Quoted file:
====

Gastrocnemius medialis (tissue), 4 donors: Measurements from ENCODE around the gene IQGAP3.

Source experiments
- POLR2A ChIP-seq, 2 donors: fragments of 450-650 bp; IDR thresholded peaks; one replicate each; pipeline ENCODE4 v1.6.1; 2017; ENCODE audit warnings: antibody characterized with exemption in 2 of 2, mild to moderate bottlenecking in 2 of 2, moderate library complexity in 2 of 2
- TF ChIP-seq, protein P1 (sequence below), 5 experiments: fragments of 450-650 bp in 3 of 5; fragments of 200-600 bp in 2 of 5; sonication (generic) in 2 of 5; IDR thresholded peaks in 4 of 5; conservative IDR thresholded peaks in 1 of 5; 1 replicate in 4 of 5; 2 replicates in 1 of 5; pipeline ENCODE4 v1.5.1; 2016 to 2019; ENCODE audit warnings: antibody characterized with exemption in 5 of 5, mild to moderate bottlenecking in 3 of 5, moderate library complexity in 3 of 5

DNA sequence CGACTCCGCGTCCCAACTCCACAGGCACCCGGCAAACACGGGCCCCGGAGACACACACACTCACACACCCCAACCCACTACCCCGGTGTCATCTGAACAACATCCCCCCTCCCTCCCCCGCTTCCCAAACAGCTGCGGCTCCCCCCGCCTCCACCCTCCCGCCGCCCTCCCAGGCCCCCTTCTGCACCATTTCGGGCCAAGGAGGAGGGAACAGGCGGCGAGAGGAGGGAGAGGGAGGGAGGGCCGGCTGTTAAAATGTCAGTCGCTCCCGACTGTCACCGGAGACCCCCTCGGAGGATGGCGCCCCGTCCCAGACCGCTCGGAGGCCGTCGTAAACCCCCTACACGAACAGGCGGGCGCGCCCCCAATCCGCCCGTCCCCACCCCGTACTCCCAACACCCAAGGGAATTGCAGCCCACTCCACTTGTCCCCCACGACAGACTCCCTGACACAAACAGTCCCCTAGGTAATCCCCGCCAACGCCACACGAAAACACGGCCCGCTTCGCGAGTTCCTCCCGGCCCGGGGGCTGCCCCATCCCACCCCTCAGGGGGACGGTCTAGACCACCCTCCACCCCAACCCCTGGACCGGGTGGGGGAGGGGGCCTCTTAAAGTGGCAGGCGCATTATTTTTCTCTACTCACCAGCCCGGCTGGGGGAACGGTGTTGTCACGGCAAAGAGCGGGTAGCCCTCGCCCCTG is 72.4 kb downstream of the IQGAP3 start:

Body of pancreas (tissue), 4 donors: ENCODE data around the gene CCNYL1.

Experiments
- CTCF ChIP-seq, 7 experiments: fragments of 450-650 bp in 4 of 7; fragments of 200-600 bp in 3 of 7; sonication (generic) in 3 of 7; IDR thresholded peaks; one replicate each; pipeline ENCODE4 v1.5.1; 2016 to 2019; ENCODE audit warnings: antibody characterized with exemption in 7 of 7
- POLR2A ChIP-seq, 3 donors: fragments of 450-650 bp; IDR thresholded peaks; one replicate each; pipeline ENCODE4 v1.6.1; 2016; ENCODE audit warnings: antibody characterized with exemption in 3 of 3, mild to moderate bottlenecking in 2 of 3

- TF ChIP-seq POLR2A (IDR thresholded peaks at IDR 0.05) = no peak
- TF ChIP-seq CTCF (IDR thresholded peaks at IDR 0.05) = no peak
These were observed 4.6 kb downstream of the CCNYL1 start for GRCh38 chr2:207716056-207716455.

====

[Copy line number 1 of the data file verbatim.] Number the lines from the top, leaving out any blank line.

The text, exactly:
Gastrocnemius medialis (tissue), 4 donors: Measurements from ENCODE around the gene IQGAP3.